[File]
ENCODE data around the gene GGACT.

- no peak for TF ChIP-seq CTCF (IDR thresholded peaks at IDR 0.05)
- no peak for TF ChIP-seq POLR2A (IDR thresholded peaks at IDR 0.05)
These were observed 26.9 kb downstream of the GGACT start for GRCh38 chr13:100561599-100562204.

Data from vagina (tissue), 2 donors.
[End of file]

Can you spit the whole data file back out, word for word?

ENCODE data around the gene GGACT.

- no peak for TF ChIP-seq CTCF (IDR thresholded peaks at IDR 0.05)
- no peak for TF ChIP-seq POLR2A (IDR thresholded peaks at IDR 0.05)
These were observed 26.9 kb downstream of the GGACT start for GRCh38 chr13:100561599-100562204.

Data from vagina (tissue), 2 donors.